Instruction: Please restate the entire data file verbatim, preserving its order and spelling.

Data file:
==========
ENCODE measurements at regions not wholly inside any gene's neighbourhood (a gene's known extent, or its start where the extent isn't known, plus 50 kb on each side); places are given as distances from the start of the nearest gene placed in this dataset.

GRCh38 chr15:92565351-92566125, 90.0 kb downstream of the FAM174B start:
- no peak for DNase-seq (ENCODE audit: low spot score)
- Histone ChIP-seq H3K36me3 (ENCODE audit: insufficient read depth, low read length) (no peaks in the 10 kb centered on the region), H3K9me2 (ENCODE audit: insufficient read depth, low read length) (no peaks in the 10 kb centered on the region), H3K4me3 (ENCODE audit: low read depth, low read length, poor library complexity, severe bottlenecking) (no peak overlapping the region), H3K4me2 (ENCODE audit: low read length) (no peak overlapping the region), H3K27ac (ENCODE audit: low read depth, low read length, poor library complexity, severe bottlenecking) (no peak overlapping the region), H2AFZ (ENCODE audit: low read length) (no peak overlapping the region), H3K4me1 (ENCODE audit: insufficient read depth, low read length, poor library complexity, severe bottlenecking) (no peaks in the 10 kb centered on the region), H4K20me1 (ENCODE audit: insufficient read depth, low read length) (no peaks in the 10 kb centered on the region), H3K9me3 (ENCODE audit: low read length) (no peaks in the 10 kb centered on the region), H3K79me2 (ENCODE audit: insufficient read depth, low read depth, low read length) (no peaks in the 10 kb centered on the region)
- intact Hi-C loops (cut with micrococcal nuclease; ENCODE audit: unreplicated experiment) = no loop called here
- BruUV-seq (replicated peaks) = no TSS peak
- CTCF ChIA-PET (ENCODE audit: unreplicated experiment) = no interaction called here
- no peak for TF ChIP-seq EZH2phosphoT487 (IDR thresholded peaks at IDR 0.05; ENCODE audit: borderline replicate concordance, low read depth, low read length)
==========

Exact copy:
ENCODE measurements at regions not wholly inside any gene's neighbourhood (a gene's known extent, or its start where the extent isn't known, plus 50 kb on each side); places are given as distances from the start of the nearest gene placed in this dataset.

GRCh38 chr15:92565351-92566125, 90.0 kb downstream of the FAM174B start:
- no peak for DNase-seq (ENCODE audit: low spot score)
- Histone ChIP-seq H3K36me3 (ENCODE audit: insufficient read depth, low read length) (no peaks in the 10 kb centered on the region), H3K9me2 (ENCODE audit: insufficient read depth, low read length) (no peaks in the 10 kb centered on the region), H3K4me3 (ENCODE audit: low read depth, low read length, poor library complexity, severe bottlenecking) (no peak overlapping the region), H3K4me2 (ENCODE audit: low read length) (no peak overlapping the region), H3K27ac (ENCODE audit: low read depth, low read length, poor library complexity, severe bottlenecking) (no peak overlapping the region), H2AFZ (ENCODE audit: low read length) (no peak overlapping the region), H3K4me1 (ENCODE audit: insufficient read depth, low read length, poor library complexity, severe bottlenecking) (no peaks in the 10 kb centered on the region), H4K20me1 (ENCODE audit: insufficient read depth, low read length) (no peaks in the 10 kb centered on the region), H3K9me3 (ENCODE audit: low read length) (no peaks in the 10 kb centered on the region), H3K79me2 (ENCODE audit: insufficient read depth, low read depth, low read length) (no peaks in the 10 kb centered on the region)
- intact Hi-C loops (cut with micrococcal nuclease; ENCODE audit: unreplicated experiment) = no loop called here
- BruUV-seq (replicated peaks) = no TSS peak
- CTCF ChIA-PET (ENCODE audit: unreplicated experiment) = no interaction called here
- no peak for TF ChIP-seq EZH2phosphoT487 (IDR thresholded peaks at IDR 0.05; ENCODE audit: borderline replicate concordance, low read depth, low read length)